Besides I argued that the Bronx was the only borough connected to the mainland and if ever the case that I had to leave the city in an emergency (something like escape from NY) I was already a step ahead of most being on the mainland while everyone else was on an island and had to get to the mainland first.
I also argued that the Bronx was the only borough that was above sea level. Many people did not understand that argument back in the 80’s and thought I was adding nonsense to my argument. They thought that until hurricane Sandy hit New York and that category one storm created so much damage to the city, except the Bronx that proved my point. In fact, it was right after Hurricane Sandy that the real estate market for the South Bronx spiked a bit more than in previous years. Some people woke up and took notice. As a result of that spike, developers and investors were now looking at the Bronx and South Bronx in particular as the new investment capital and that was the beginning of the hyper gentrification we see today.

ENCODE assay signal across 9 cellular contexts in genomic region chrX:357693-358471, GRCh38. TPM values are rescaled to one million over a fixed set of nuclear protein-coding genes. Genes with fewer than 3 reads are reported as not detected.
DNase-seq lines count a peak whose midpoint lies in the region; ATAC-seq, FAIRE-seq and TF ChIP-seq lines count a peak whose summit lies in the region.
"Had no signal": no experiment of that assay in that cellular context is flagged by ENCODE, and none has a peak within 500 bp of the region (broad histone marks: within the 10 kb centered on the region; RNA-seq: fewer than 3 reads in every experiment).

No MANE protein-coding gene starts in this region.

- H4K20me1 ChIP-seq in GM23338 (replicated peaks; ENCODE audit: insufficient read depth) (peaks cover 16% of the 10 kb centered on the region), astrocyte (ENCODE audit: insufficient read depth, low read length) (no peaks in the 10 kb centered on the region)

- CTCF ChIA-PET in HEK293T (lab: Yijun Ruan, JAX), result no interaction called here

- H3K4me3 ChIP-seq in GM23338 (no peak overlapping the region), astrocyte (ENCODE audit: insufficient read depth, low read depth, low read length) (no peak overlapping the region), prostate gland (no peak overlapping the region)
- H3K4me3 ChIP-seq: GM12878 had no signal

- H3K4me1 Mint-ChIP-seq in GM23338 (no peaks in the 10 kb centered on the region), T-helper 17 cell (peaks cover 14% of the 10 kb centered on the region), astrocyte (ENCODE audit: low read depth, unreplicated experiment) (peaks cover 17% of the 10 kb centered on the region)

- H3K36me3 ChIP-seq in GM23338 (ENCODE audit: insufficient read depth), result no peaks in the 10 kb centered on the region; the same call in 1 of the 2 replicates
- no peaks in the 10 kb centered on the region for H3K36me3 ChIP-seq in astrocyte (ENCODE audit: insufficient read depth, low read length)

There are many more reasons that I have always loved my hood in the South Bronx besides location. The fact is that the Bronx has more parks than any other borough and Pelham Bay Park is the largest park in New York. Yes, bigger than Central Park.
I can argue that we have the world class, Bronx Zoo, The Bronx Botanical Gardens. For sports fans we have the New York Yankees and the New York City Soccer Club. We also have a large number of colleges and universities.